2-Surah Al-Baqarah ( The Cow ) 161
    Indeed, those who disbelieve and die while they are disbelievers – upon them will be the curse of Allah and of the angels and the people, all together,
    إِنَّ الَّذِينَ كَفَرُوا وَمَاتُوا وَهُمْ كُفَّارٌ أُولَٰئِكَ عَلَيْهِمْ لَعْنَةُ اللَّهِ وَالْمَلَائِكَةِ وَالنَّاسِ أَجْمَعِينَ

    Quran's Tafhim ( explanation)

    *161). The original meaning of kufr is to conceal. This lent the word a nuance of denial and it began to be used as an antonym of iman . Iman means to believe, to accept, and to recognize. Kufr, on the contrary, denotes refusal to believe, to deny, to reject. According to the Qur'an there are several possible forms of disbelief. One is to refuse either to believe in the existence of God, to acknowledge His sovereignty, to recognize Him as the only Lord of the Universe and of mankind or to recognize Him as the only Lord and the only object of worship and adoration. The second form of disbelief is when a man recognizes the existence of God but still refuses to accept His ordinances and directives as the only source of true guidance, and as the true law for his life. The third form of disbelief is when even though a man recognizes in principle that he ought to follow the guidance of God he refuses to believe in the Prophets who were the means of communicating God's guidance to man. The fourth form of disbelief is to differentiate between one Prophet and another and, out of parochialism and bigotry, to accept some Prophets and reject others. The fifth form of disbelief is the refusal to recognize, either totally or partially, the teachings communicated by the Prophets, on God's behalf, concerning the beliefs, the principles of morality, and the laws for fashioning human life. The sixth form of disbelief is where a person theoretically accepts all that he should accept but wilfully disobeys God's ordinances and persists in this disobedience, and considers disobedience rather than obedience to God to be the true principle of life.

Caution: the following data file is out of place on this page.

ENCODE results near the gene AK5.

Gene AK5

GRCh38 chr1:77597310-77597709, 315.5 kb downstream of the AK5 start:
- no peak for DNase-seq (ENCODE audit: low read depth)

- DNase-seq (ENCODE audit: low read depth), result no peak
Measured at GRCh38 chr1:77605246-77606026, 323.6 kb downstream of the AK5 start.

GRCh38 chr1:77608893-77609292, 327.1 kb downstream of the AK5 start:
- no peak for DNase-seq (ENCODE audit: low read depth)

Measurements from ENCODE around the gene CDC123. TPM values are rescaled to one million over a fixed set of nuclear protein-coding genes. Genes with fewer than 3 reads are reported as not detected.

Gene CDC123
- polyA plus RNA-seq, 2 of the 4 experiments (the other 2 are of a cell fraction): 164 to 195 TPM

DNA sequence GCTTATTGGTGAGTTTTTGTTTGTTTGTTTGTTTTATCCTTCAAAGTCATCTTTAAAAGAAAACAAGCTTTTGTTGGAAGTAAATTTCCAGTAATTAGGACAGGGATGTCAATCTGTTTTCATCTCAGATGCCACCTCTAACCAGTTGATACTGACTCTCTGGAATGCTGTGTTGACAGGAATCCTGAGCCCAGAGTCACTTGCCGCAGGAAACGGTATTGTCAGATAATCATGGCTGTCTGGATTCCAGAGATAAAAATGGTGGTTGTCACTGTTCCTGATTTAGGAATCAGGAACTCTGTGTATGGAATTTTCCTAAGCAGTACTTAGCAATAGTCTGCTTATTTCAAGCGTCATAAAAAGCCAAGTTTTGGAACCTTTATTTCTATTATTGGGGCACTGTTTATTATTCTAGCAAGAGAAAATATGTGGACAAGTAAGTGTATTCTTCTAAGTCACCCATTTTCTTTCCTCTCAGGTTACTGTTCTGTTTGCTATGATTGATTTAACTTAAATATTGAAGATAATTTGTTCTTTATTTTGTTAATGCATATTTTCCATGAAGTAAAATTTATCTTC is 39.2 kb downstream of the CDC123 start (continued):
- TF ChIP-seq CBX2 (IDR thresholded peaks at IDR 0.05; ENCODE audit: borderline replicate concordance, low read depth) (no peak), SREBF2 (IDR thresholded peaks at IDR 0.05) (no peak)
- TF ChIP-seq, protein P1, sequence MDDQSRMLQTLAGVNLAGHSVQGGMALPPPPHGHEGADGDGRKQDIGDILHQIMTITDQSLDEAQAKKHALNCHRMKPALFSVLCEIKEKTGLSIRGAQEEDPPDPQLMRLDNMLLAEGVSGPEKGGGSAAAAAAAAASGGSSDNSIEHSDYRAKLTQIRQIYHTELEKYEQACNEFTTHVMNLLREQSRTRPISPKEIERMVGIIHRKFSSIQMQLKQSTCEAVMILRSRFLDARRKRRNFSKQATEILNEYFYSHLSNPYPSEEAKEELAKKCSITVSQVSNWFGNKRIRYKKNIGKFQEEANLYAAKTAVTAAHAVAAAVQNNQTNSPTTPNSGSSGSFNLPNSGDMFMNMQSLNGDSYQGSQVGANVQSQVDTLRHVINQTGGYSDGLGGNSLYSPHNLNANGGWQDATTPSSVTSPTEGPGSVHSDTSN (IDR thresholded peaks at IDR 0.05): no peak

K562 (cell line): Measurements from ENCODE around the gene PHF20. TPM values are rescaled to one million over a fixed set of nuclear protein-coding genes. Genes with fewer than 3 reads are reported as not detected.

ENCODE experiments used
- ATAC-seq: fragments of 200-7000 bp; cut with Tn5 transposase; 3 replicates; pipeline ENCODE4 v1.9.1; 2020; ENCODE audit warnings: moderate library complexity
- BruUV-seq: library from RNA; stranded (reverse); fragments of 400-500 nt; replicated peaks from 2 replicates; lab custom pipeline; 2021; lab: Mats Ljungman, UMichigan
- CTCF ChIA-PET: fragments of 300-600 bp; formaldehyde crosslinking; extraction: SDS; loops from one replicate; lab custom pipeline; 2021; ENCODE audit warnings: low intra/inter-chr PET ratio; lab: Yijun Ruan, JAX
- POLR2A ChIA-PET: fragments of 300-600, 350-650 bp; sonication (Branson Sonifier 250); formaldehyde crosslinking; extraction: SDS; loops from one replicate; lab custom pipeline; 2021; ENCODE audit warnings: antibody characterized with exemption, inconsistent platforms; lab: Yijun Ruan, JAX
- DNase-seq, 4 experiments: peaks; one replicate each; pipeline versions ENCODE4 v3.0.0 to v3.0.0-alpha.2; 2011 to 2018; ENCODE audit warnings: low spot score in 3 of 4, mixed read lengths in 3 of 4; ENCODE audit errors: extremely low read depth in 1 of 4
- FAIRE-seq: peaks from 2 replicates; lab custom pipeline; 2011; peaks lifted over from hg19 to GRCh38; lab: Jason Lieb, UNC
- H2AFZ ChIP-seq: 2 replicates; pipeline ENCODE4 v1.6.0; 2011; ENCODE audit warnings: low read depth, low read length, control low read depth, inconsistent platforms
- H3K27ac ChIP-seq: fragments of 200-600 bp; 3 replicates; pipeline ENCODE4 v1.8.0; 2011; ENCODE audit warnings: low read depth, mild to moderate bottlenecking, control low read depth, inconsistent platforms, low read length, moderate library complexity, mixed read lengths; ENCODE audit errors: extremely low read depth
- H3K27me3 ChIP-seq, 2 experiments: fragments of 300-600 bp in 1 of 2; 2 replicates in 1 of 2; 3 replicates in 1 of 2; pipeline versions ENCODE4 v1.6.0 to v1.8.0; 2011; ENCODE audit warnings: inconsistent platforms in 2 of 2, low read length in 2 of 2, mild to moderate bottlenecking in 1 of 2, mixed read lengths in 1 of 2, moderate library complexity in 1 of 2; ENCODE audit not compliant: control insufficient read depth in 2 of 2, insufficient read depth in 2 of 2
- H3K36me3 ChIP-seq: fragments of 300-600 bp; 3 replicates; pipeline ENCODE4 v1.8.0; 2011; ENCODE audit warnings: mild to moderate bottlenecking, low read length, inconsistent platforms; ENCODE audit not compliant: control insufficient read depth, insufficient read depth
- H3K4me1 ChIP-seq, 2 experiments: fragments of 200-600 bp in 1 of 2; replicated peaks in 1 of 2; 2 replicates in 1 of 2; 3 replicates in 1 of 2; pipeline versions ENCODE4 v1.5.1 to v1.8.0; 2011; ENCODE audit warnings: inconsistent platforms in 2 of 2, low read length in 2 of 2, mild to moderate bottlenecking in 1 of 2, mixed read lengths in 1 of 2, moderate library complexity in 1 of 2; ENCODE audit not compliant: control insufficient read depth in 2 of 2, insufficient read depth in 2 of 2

All these modes of thought and action are forms of rebellion towards God and the Qur'an characterizes each of them as kufr. In addition, the term kufr is used at several places in the Qur'an in the sense of ingratitude and in this usage it signifies the exact opposite of shukr (gratitude). Gratefulness consists in feeling thankful to one's benefactor, in duly recognizing the value of his benevolence, in making use of it in a manner pleasing to its bestower, and in being utterly loyal to him. Ingratitude denotes, on the contrary, that the man concerned has either failed to recognize the bounty of his benefactor, or considers it to be either the outcome of his own power and ability or else that of some other person's favour or intercession. Another form of ingratitude consists in failing to recognize fully the worth of the bounty received and in either allowing it to be wasted or to be used in contravention of the will of the benefactor; this ingratitude includes infidelity and treachery towards the benefactor in disregard of his benevolence and kindness. This kind of kufr is known in ordinary language as ungratefulness.
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